Wander into wonder. The mystery, is ever present. Spring approaches, and with it, a another shade of the same beauty. Revel in the shift.

  • memories of chios

    February 5th, 2018

    This time of year it’s hard not to reminisce on summers passed. The clouds start to lift. A reminder of a different kind of light grows, another world, rocky and spare, washed in bands of blueness unlike elsewhere. Chios now calls like the echo of waves. A tide swirling, tugging at my ankles as if to prompt my feet. It is not much like other islands. The Aegean. A sea flecked by the dust and rubble of ancient civilizations. Fragments. Faded postcards, from which Chios stands apart. It almost seems disinterested in being known, or iconic in the manner of the other islands with which it shares its sea. Make no mistake, though, there is history, both personal and grand, carved deep into the land, memory jagged as its coast. A haven for families seeking refuge from the daily weirdness of life. There is much memory, but it can also be a place to forget, temporarily, the tumult menacing Anatolia.

    This island serves true Aegeans, Greek families and in-the-know Turks. An unfussy place. There are no sprawling resorts or multi-storey beachside hotels. There is a small airport some islanders believe inadequate, others, self-interested, do not want expanded. Its tallest building is probably the Chandris Hotel, on the southern edge of the port town. Here we rested in the aftermath of Turkey’s last failed coup, the fate of a country, friends and family uncertain. Sharing an all too small pool with a Dutch navy crew billeted at the hotel. Sofia and I already missing the friendly welcome of beachside Karavela at Komi and its orange loungers. Still there are worse places to be stranded, and many less fortunate in one of this world’s many waiting rooms.

    Kampos. Estates with high walls cup lush citrus orchards in the centre of the island. In its midst, the Argentikon Hotel, opposite the islands’s Citrus museum, behind sandstone walls, the branches of its citrus varietals swell with softball-sized fruit. Old statues and esoteric symbols stare out wordlessly over fountains and paths worthy of storybook passages. A period piece in three dimensions. A window into the disappeared life of the island’s former Genoese gentry, their opulent lives overshadowed by a turbulent history with Ottoman Turkey.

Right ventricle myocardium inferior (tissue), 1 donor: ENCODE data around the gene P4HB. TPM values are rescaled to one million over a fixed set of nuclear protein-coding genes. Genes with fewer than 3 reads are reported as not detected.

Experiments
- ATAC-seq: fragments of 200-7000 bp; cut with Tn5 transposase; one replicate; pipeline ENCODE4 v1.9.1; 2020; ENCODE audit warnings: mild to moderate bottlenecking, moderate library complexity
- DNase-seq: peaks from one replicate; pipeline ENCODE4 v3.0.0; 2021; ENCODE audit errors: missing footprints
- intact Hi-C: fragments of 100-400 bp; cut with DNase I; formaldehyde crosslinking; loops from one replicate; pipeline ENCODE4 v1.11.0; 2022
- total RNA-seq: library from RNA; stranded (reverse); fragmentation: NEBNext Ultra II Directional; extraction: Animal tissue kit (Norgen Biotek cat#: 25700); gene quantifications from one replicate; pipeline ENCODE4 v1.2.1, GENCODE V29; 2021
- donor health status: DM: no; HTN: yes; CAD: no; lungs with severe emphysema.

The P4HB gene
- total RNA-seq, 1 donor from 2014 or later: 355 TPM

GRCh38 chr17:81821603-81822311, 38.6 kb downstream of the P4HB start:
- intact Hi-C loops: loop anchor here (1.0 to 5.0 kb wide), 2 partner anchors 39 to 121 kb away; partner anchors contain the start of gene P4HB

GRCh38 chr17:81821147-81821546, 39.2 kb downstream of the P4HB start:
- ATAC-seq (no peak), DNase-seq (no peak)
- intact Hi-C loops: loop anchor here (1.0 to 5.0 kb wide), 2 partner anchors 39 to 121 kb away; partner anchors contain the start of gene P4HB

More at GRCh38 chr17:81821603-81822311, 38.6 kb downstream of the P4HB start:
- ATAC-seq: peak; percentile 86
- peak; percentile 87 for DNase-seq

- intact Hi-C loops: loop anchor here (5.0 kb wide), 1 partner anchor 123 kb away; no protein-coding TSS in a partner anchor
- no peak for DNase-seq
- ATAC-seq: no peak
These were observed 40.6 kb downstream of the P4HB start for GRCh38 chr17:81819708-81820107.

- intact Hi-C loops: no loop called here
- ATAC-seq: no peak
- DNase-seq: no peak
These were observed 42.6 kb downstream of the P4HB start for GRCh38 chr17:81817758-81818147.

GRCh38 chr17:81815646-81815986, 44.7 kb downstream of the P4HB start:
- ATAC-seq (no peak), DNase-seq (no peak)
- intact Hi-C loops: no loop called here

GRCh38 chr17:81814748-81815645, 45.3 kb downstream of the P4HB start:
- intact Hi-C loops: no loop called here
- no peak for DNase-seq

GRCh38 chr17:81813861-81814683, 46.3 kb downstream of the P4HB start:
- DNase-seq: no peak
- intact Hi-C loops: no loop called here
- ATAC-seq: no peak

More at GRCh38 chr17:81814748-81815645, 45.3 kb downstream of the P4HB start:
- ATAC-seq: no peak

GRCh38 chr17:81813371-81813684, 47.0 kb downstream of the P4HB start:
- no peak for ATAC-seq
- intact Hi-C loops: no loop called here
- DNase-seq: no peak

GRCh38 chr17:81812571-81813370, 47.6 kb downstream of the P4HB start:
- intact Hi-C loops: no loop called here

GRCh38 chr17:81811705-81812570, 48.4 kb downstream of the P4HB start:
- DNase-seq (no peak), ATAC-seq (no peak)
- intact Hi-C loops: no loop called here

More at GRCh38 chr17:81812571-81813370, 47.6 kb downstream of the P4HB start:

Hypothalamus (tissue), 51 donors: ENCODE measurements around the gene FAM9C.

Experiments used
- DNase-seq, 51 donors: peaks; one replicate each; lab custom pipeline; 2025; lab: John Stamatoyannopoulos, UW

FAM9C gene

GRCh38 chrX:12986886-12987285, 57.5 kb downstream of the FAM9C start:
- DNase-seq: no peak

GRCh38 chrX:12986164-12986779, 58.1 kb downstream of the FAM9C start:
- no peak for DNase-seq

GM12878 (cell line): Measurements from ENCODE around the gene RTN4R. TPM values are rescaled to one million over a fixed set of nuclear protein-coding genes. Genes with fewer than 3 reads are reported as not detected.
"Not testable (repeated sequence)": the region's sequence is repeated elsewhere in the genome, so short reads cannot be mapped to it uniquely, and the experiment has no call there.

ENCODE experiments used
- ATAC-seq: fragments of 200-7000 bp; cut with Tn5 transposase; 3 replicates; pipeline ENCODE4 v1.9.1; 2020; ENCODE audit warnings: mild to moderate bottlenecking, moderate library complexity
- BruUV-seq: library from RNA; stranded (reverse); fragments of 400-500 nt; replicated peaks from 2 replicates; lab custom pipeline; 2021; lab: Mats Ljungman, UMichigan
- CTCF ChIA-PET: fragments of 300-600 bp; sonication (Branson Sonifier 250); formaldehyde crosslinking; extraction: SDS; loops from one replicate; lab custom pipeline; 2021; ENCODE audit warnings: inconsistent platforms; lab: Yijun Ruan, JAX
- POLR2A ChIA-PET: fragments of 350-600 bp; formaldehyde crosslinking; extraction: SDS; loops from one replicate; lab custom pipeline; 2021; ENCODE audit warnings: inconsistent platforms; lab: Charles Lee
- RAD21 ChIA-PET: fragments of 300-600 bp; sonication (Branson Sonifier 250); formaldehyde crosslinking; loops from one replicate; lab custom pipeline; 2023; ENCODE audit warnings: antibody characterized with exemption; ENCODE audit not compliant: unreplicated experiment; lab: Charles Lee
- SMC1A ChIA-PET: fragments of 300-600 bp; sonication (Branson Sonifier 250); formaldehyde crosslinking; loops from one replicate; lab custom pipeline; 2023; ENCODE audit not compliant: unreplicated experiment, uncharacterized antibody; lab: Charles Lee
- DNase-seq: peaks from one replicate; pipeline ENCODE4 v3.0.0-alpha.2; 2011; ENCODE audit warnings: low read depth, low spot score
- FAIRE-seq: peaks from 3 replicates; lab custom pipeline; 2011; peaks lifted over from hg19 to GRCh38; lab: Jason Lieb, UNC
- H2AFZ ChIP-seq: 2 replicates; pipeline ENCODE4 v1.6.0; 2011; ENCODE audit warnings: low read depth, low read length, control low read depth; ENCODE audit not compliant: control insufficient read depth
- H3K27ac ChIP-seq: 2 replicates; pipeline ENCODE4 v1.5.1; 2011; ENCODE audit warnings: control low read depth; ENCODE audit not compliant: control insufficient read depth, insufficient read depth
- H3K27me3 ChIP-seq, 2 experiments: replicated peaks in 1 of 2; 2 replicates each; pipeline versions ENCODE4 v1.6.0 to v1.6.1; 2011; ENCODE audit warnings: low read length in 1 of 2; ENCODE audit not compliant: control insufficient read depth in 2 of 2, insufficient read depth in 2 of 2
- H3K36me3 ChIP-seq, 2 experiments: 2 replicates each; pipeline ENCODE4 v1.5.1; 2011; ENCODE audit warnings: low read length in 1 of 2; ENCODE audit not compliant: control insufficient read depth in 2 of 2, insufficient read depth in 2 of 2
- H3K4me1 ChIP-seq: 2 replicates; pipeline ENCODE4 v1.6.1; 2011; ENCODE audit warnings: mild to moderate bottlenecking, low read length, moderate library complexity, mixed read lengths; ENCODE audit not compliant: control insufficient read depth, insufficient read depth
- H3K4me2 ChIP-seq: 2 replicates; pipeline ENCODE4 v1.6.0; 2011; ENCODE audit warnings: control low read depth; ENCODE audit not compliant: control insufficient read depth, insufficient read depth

Now a new type of agriculture dominates, though no less historic, in sheds and gardens in the south. Among the hillside slopes, Mastichoria, villages founded to harvest the sticky jewel-like tears of gum trees, mastic, once embargoed to all except the Sultan’s harem, yet often smuggled to the courtesans of Venice. Pistacia Lentiscus, a squat tree or a tall shrub, depending on your perspective, perhaps the island’s most valued residents today. Pyrgi, the painted village, its distinctive geometrically patterned buildings once considered the seat of this unique agricultural trade, is a sleepy place daytime.

    For evening spirit there is Mesta, a labyrinthine nest of a medieval streets, a defense against pirates and raiders, at its heart a square which fills each evening with hungry families. Outer walls frothing with flowery sprays. Traditional food and chatter, no one concerned with corsairs or pillage anymore. Feasting conducted by a peaceful horde. Şevin is told she looks like Irene Papas by a woman chef of one of the taverns we favour in the square. The resemblance is, indeed, striking.